So the big argument with Bitcoin is how easy it is to steal, and how you're "protected" by the banking system. So your "protection" is the theives cant have your money and neither can you ......... hum ?

Bay of Pigs's picture

They are going to lock everyone out if need be.

SilverIsKing's picture

False flag?

There, I said it. No reason to leave cash in the bank and use debit cards. Better off keeping cash at home and if you must keep it in the bank, keep it in a safety deposit box. They haven't stopped people from accessing their boxes...yet.

0b1knob's picture

This HAS to be an inside job by some one at Target.   Most of the time a breach blamed on outside hackers is the fault of a disgruntled employee.

El Oregonian's picture

It's all preordained and if anyone thinks otherwise must be a shill, or delusional fiat-endorser.

Headbanger's picture

Now just remember.. Just because you're paranoid.. Doesn't mean they're not out to get you!

fonestar's picture

+1 Nirvana reference!

So what this article is basically saying is if you enjoy being treated like a dumb child, then stick with traditional banks and their credit and debit cards.

Headbanger's picture

Oh it's saying a lot more than that.  See my rant below for further details.

I didn't mean to quote Nirvana which I like.  I first heard that saying back in the late 60's

Hongcha's picture

"Just because you're paranoid doesn't mean they're not out to get you."

-- T. Pynchon, Gravity's Rainbow

Boris Alatovkrap's picture

"Target is work with Secret Service"

Same agency is guard JFK... how so much reassuring!

A Nanny Moose's picture

Yup. The overwhelming majority of Information Security breeches are inside jobs. IIRC.

ActionFive's picture

A disgruntled target employee. That's hard to find.. S/

Winston Churchill's picture

Yes  they have.A while ago in FDR's time, but they have done it.

If its not in your hand ,its not yours.

I have family with money still trapped in Cypriot banks.

They were warned , so have you been.

Deo vindice's picture

I wouldn't leave a dime in a safety deposit box. If you can't trust the bank to leave your money in an account, why would you trust them with SD boxes?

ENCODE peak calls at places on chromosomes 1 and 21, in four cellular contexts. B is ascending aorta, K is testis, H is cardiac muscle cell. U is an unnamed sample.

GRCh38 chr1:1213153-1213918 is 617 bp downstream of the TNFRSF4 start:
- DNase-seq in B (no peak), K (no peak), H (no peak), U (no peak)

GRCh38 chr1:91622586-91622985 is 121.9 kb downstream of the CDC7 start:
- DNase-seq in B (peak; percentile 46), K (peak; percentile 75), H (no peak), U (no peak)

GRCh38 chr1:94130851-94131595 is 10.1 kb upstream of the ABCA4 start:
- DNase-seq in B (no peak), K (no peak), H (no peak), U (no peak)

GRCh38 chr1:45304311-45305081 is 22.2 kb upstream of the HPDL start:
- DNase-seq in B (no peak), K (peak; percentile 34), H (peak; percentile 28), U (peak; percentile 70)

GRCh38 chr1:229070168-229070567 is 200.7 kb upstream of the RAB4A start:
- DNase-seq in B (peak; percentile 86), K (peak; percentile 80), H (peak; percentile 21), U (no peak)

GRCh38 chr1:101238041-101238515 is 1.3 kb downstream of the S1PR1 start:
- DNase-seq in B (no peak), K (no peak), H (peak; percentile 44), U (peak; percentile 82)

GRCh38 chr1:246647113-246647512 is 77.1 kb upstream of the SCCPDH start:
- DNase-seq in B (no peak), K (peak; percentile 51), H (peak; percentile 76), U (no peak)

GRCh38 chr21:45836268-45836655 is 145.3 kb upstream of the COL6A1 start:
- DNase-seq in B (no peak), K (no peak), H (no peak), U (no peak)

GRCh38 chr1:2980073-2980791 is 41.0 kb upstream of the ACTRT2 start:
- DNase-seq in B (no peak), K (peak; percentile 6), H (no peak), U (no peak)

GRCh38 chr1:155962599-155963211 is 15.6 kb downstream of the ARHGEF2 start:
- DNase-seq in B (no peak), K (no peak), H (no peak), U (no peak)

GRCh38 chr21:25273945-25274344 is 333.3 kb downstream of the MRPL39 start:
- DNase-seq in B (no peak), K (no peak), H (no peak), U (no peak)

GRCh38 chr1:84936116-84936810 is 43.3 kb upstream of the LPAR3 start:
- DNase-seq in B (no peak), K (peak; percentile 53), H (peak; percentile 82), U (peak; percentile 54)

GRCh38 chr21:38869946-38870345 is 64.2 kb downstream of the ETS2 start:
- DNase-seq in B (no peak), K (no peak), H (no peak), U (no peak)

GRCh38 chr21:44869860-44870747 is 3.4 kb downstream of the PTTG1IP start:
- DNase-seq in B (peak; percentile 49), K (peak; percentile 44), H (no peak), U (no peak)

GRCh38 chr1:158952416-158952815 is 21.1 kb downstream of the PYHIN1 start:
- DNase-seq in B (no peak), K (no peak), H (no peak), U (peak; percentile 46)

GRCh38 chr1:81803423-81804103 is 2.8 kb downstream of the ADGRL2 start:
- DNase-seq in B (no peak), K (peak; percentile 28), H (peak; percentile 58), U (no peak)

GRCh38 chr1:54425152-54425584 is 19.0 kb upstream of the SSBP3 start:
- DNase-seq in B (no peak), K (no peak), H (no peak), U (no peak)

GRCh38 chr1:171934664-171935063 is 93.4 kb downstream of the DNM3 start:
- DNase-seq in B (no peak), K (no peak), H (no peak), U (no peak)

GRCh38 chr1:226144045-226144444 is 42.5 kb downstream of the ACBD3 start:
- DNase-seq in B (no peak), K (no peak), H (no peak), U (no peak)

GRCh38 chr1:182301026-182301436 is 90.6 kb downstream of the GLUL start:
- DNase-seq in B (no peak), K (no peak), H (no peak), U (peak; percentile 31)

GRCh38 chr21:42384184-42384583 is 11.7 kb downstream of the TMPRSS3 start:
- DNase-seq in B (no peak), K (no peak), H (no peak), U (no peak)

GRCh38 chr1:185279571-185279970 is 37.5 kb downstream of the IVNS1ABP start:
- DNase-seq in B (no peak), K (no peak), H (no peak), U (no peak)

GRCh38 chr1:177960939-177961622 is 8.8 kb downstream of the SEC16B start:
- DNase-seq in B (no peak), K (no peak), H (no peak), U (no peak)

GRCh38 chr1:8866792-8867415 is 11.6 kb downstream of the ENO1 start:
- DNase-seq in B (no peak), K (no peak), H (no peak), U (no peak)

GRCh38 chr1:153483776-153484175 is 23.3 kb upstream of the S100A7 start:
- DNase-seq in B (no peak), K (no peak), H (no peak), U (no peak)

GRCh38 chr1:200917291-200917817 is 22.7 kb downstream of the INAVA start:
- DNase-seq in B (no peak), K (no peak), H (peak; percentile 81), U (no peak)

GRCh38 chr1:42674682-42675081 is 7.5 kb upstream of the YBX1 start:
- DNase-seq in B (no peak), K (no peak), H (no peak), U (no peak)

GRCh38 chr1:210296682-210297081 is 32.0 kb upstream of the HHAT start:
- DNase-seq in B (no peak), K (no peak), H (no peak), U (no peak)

There are numerous articles and news stores about banks and governments confiscating the contents of these boxes.

A fool and his money are soon parted. Be wise.

klockwerks's picture

Silver, if it's in the box at the bank, the bank owns it.

Crash Overide's picture

This smells like an NSA op conditioning the public to the coming "cyber war" they have been creating as an excuse to solidify their control of the internet and other narratives.

Banks are the finale... Problem, reaction, solution.

max2205's picture

Just like the EBT freeze...except no riots in Walmart

A Nanny Moose's picture

The irony being that "theives" can use bitcoin to buy your stolen CC#

I eagerly await the "synthesis."

tjeffersonsghost's picture

You are leaving out a pretty important fact, this only affects DEBIT cards and not CREDIT cards.  Pretty easy to know the answer why but if you need me to explain I will.

VD's picture

if u want ur capital controls, u can--    oh fuck it the USSA farce is just too fucking 'transparent' ...

Who Laughed's picture

That's Correct, 
-If you like your deposits, you can keep your deposits (more or less)

bania's picture

now if i can convince my wife to get one of these cards

TeamDepends's picture

The Zero Card, don't leave home without it!

DaveyJones's picture

or if I could just limit her shopping to Target

Millivanilli's picture

Wells Fargo limits cash withdrawals at $310.00.   I spoke with a rep who told me I wasn't allowed to increase it regardless of the need.   When I withdrew my cash and closed my account, they acted like i was in trouble with the law.